Director: Brett Leonard

Reviewed by Paghat the Ratgirl

Jeff Goldblum is Hatch, a family man who is dead for an hour & a half in a cold river, journeying in a world of light until, resuscitated in the hospital by an experimental method.

Hideaway (1995) insinuates that Hatch when returning from the dead brought back two powers. One he believes is some essence of his daughter, who died a few years earlier in a hit & run accident. He had briefly encountered her as a guide in the realm of light, & she may still be protecting him from something.

The other power, the "something," has connected Hatch to a serial killer, through whose eyes he sees, & who in turn can see through Hatch's eyes. He has a living daughter, a teenager testing her parents for increasing independence, & the serial killer has seen her through our hero's eyes, & marked her as a future victim.

Christine Lahte plays the wife who believes her husband is paranoid & dangerous due to brain damage & trauma from having been dead. She does not believe his afterlife experiences were anything but hallucination, & there's certainly no tangible evidence apart from her husband's terror that their daughter is being stalked by a psychopath.

None of the film's content is novel or new. The idea of near-death experiences bringing something evil back from afterlife is the most interesting story component, borrowed largely from Flatliners (1990). The FX sequences of the afterlife are cartoony computer animation, not as captivating as the similar animation used for Lawnmower Man (1992) from the same director/writer, & not as well sustained.

Unfortunately, this best part of the story is hardly more than a set-up for a mystery about the serial killer & the menacing of Hatch's own daughter. The resultant film is disappointing despite the promising start.

Seeing through the eyes of a serial killer is from The Eyes of Laura Mars (1978). The idea was also recycled in Body Bags (1993), In Dreams (1999), Suspect Zero (2004) & other films, including even episodes of X Files, Smallville & Medium.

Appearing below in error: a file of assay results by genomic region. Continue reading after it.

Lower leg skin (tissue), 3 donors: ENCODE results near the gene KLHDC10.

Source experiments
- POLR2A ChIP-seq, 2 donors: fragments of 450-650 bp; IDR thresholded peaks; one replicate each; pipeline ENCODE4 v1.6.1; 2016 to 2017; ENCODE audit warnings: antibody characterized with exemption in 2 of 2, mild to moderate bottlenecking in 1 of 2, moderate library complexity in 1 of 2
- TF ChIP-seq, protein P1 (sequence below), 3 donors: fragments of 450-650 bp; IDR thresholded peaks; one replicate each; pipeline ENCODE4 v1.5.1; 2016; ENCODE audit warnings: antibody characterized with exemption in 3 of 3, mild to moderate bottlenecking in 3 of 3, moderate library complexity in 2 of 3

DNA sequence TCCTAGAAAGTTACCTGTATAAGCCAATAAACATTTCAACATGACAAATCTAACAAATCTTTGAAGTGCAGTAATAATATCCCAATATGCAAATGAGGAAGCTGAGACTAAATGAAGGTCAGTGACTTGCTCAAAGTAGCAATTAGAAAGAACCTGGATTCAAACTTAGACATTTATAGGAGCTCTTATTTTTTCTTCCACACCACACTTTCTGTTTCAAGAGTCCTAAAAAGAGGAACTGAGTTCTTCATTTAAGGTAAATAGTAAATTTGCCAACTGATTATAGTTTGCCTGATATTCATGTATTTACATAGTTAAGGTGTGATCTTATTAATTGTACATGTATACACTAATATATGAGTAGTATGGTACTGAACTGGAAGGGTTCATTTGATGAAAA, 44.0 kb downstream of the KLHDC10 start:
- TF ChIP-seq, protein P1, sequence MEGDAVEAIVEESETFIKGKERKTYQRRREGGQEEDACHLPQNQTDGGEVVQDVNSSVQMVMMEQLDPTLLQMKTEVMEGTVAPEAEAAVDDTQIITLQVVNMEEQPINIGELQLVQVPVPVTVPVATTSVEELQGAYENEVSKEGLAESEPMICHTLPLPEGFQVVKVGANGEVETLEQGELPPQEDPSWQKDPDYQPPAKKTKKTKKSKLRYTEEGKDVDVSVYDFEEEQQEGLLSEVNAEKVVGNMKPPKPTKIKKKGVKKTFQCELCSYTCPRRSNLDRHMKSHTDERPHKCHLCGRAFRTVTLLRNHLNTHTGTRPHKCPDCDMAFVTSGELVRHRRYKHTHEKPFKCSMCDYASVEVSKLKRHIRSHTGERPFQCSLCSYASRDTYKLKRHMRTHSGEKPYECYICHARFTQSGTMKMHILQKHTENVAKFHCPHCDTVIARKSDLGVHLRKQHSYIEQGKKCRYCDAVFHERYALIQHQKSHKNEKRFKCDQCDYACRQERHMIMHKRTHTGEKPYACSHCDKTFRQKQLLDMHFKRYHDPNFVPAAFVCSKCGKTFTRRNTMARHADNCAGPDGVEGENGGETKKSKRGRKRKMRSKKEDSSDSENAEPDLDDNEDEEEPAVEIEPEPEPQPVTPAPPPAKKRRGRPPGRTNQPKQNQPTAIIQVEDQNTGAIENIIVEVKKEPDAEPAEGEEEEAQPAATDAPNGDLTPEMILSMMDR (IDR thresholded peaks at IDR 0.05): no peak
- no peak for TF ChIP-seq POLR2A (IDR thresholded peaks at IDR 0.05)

It's a good horror film because of excellent casting, but the script is otherwise B horror average. Most of the performances despite a high level of competence in performing aren't hugely interesting. Alicia Silverstone as daughter Regina is just a basic "menaced teenager" without much in the way of individual personality. Christine Lahte as "unsupportive disbelieving impatient wife" is an annoying source of frustration, not contributing to the suspense until very late in the tale.

Jeremy Sisto is the hell-touched psychopath brought back from a dark realm of punishing death. This was potentially an extremely cool role. His character is also named Jeremy though often claming to be Vassago. The script never clarifies if Vassago is a demon distinct from Jeremy or not, & there could've been more to him than we ever see. He comes off, alas, not as a psycho who has literally been to hell & back, but as just another garden variety B horror killer of hapless maidens.

He is constructing a great work of demonic art, in his secret "hideaway" underground beneath an abandoned carnival. This construction of scrap metal, wire, & corpses turns out to be, alas, no especially big deal, as the art design is awful throughout the film. A superior artist in charge, with a truly macabre sense of beauty & the grotesque, might've made it work, but it's ho hum as it stands.

So we're left with no one but Jeff Goldbloom to carry the film, being the increasingly hysterical father who has undergone a supernatural journey & must now face his greatest fear. Again the script doesn't help him out very much, but he's such a fine actor he needs only to look around & mug for the camera to be interesting. He definitely makes more of his role than is inherent in the writing.

If viewed as a B horror with better casting than expected & one excellent performance (Jeff's), Hideaway is a success. It had the potential of being an A film, however, & the writing sabotaged it.

copyright by Paghat the Ratgirl

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